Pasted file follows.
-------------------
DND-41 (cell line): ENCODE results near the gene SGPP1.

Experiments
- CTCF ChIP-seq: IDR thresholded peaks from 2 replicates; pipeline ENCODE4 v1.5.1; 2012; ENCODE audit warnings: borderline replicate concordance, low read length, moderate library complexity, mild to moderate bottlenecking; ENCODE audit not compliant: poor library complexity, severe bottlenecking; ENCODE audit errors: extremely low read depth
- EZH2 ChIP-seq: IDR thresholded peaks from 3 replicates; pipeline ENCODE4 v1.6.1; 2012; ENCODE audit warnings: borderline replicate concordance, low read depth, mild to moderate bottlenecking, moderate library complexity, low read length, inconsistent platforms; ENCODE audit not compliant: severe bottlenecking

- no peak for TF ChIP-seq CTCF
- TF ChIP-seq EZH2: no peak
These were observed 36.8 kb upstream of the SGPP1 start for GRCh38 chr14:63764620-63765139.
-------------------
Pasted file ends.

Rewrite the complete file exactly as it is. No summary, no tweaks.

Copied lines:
DND-41 (cell line): ENCODE results near the gene SGPP1.

Experiments
- CTCF ChIP-seq: IDR thresholded peaks from 2 replicates; pipeline ENCODE4 v1.5.1; 2012; ENCODE audit warnings: borderline replicate concordance, low read length, moderate library complexity, mild to moderate bottlenecking; ENCODE audit not compliant: poor library complexity, severe bottlenecking; ENCODE audit errors: extremely low read depth
- EZH2 ChIP-seq: IDR thresholded peaks from 3 replicates; pipeline ENCODE4 v1.6.1; 2012; ENCODE audit warnings: borderline replicate concordance, low read depth, mild to moderate bottlenecking, moderate library complexity, low read length, inconsistent platforms; ENCODE audit not compliant: severe bottlenecking

- no peak for TF ChIP-seq CTCF
- TF ChIP-seq EZH2: no peak
These were observed 36.8 kb upstream of the SGPP1 start for GRCh38 chr14:63764620-63765139.